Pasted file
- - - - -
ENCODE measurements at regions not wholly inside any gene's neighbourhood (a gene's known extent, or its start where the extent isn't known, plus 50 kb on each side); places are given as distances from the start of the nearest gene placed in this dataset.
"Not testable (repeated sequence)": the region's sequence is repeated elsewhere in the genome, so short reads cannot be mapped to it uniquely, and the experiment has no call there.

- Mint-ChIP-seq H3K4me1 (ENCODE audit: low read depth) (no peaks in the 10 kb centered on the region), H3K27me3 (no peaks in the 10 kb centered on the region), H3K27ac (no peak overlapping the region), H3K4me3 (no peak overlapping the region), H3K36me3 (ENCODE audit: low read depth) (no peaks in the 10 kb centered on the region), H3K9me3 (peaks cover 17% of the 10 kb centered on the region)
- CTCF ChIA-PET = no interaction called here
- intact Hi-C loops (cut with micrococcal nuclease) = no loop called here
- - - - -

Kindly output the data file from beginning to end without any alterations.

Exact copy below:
ENCODE measurements at regions not wholly inside any gene's neighbourhood (a gene's known extent, or its start where the extent isn't known, plus 50 kb on each side); places are given as distances from the start of the nearest gene placed in this dataset.
"Not testable (repeated sequence)": the region's sequence is repeated elsewhere in the genome, so short reads cannot be mapped to it uniquely, and the experiment has no call there.

- Mint-ChIP-seq H3K4me1 (ENCODE audit: low read depth) (no peaks in the 10 kb centered on the region), H3K27me3 (no peaks in the 10 kb centered on the region), H3K27ac (no peak overlapping the region), H3K4me3 (no peak overlapping the region), H3K36me3 (ENCODE audit: low read depth) (no peaks in the 10 kb centered on the region), H3K9me3 (peaks cover 17% of the 10 kb centered on the region)
- CTCF ChIA-PET = no interaction called here
- intact Hi-C loops (cut with micrococcal nuclease) = no loop called here